A Private Gentleman by Heidi Cullinan
Publisher: Samhain Publishing, Ltd.
Genre: Gay, M/M, Historical Romance
To seal their bond, they must break the ties that bind.
Painfully introverted and rendered nearly mute by a heavy stammer, Lord George Albert Westin rarely ventures any farther than the club or his beloved gardens. When he hears rumors of an exotic new orchid sighted at a local hobbyist’s house, though, he girds himself with opiates and determination to attend a house party, hoping to sneak a peek.
He finds the orchid, yes…but he finds something else even more rare and exquisite: Michael Vallant. Professional sodomite.
Michael climbed out of an adolescent hell as a courtesan’s bastard to become successful and independent-minded, seeing men on his own terms, protected by a powerful friend. He is master of his own world—until Wes. Not only because, for once, the sex is for pleasure and not for profit. They are joined by tendrils of a shameful, unspoken history. The closer his shy, poppy-addicted lover lures him to the light of love, the harder his past works to drag him back into the dark.
There’s only one way out of this tangle. Help Wes face the fears that cripple him—right after Michael finds the courage to reveal the devastating truth that binds them.
Contains wounded heroes, bibliophilic tendencies, orchid obsessions, a right bastard of a marquis, and gay men who get happily-ever-afters.
Barb Manning’s Review:
A Private Gentleman by Heidi Cullinan is at its core the love story of Lord George Albert Westin and Michael Vallant. It’s a tale of failure and redemption in families, friendships and society. Ms. Cullinan paints a vivid tapestry of passion and pain, of love gone down to the depths of hell and reclaimed at great costs.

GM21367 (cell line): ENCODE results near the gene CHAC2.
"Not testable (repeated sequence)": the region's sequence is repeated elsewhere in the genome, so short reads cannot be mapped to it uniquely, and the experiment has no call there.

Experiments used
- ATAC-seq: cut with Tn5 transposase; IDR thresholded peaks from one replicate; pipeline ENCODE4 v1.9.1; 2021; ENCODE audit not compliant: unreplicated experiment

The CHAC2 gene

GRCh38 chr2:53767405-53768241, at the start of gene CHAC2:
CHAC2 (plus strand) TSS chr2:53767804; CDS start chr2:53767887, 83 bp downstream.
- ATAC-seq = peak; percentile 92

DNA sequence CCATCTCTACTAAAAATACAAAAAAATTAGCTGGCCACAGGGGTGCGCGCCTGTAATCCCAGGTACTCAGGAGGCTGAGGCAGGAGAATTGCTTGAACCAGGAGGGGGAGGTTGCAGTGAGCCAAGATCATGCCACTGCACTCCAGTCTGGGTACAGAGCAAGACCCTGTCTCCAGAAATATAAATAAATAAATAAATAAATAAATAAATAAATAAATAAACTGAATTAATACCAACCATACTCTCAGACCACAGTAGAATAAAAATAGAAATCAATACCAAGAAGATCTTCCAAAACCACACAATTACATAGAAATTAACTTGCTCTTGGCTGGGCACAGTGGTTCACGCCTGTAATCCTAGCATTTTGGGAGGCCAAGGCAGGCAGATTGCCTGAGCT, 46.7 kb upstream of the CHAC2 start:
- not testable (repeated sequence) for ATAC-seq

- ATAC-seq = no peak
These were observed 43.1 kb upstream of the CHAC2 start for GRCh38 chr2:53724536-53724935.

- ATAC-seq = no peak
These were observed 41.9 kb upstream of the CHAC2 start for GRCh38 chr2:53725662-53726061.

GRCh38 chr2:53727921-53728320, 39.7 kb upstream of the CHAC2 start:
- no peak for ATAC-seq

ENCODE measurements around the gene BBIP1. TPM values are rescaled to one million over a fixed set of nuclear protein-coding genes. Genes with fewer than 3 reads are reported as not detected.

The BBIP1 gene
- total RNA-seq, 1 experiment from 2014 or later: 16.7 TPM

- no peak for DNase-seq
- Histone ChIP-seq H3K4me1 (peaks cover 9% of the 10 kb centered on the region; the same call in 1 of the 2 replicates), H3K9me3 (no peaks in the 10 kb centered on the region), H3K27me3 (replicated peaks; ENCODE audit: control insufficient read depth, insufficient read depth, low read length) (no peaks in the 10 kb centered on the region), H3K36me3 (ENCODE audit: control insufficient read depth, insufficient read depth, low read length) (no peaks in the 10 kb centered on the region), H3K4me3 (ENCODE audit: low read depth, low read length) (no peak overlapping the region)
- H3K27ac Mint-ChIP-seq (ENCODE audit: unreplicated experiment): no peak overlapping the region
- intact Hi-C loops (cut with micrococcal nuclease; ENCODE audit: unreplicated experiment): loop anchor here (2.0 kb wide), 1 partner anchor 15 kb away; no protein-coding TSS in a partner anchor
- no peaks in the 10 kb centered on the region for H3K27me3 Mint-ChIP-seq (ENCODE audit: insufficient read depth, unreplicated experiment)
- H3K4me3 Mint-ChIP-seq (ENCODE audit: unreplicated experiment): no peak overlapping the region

Heidi Cullinan is not a gentle writer. She can draw beautiful imagery, such as her descriptions of Wes’ orchids and Michael’s books. However, her power as a writer is in her depiction of emotional trauma. As she explores the contours of Wes’ addiction to opium, Ms. Cullinan delivers some gut-wrenching scenes; likewise, with the recounting of Michael’s early life with his courtesan mother.
While Ms. Cullinan is hyper-focused on the romance between Wes and Michael, she peoples A Private Gentleman with characters who step onto the stage with their own powerful history. Her secondary characters are not mere stand-ins or tools to move the tale. They have their own stories to tell.
Penelope and Rodger are just two of the secondary characters who demand attention on Heidi Cullinan’s stage. On the surface, it appears that Penelope, the crusader, stands at one end of the social spectrum while Rodger, the brothel owner, stands at the other end, but neither character is so clear cut, both are good and bad.
A Private Gentleman is a great read! Ms. Cullinan’s Wes and Michael make you root for them. You want them to win through the pain and trauma of their lives because they deserve to win. There should be 10 stars just for this book. A Private Gentleman is definitely a keeper.
Rated 5 Ravens and a Recommended Read by Barb Manning!